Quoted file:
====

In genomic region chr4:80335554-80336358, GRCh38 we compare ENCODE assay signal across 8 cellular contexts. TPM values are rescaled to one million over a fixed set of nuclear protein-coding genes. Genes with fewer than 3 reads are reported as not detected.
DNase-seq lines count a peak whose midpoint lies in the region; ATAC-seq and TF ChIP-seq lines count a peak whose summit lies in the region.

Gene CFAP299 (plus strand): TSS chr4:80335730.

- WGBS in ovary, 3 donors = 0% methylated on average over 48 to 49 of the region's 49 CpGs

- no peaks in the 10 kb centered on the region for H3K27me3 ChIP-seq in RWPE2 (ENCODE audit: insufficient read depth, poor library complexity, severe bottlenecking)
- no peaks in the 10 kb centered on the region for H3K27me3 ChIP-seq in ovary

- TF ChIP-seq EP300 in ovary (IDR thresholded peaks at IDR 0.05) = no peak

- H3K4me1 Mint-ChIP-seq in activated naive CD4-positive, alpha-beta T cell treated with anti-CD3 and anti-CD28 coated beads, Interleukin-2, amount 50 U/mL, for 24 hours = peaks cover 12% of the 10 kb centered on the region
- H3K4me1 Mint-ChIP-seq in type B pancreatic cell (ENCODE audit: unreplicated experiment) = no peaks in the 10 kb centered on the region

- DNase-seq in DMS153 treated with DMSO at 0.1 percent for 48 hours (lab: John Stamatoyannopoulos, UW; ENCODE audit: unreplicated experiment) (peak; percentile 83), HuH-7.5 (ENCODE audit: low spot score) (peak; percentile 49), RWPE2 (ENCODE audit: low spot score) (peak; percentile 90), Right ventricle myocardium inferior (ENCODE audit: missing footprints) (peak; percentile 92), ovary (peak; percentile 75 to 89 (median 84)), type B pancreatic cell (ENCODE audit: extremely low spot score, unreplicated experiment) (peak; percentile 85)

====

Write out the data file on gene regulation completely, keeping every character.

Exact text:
In genomic region chr4:80335554-80336358, GRCh38 we compare ENCODE assay signal across 8 cellular contexts. TPM values are rescaled to one million over a fixed set of nuclear protein-coding genes. Genes with fewer than 3 reads are reported as not detected.
DNase-seq lines count a peak whose midpoint lies in the region; ATAC-seq and TF ChIP-seq lines count a peak whose summit lies in the region.

Gene CFAP299 (plus strand): TSS chr4:80335730.

- WGBS in ovary, 3 donors = 0% methylated on average over 48 to 49 of the region's 49 CpGs

- no peaks in the 10 kb centered on the region for H3K27me3 ChIP-seq in RWPE2 (ENCODE audit: insufficient read depth, poor library complexity, severe bottlenecking)
- no peaks in the 10 kb centered on the region for H3K27me3 ChIP-seq in ovary

- TF ChIP-seq EP300 in ovary (IDR thresholded peaks at IDR 0.05) = no peak

- H3K4me1 Mint-ChIP-seq in activated naive CD4-positive, alpha-beta T cell treated with anti-CD3 and anti-CD28 coated beads, Interleukin-2, amount 50 U/mL, for 24 hours = peaks cover 12% of the 10 kb centered on the region
- H3K4me1 Mint-ChIP-seq in type B pancreatic cell (ENCODE audit: unreplicated experiment) = no peaks in the 10 kb centered on the region

- DNase-seq in DMS153 treated with DMSO at 0.1 percent for 48 hours (lab: John Stamatoyannopoulos, UW; ENCODE audit: unreplicated experiment) (peak; percentile 83), HuH-7.5 (ENCODE audit: low spot score) (peak; percentile 49), RWPE2 (ENCODE audit: low spot score) (peak; percentile 90), Right ventricle myocardium inferior (ENCODE audit: missing footprints) (peak; percentile 92), ovary (peak; percentile 75 to 89 (median 84)), type B pancreatic cell (ENCODE audit: extremely low spot score, unreplicated experiment) (peak; percentile 85)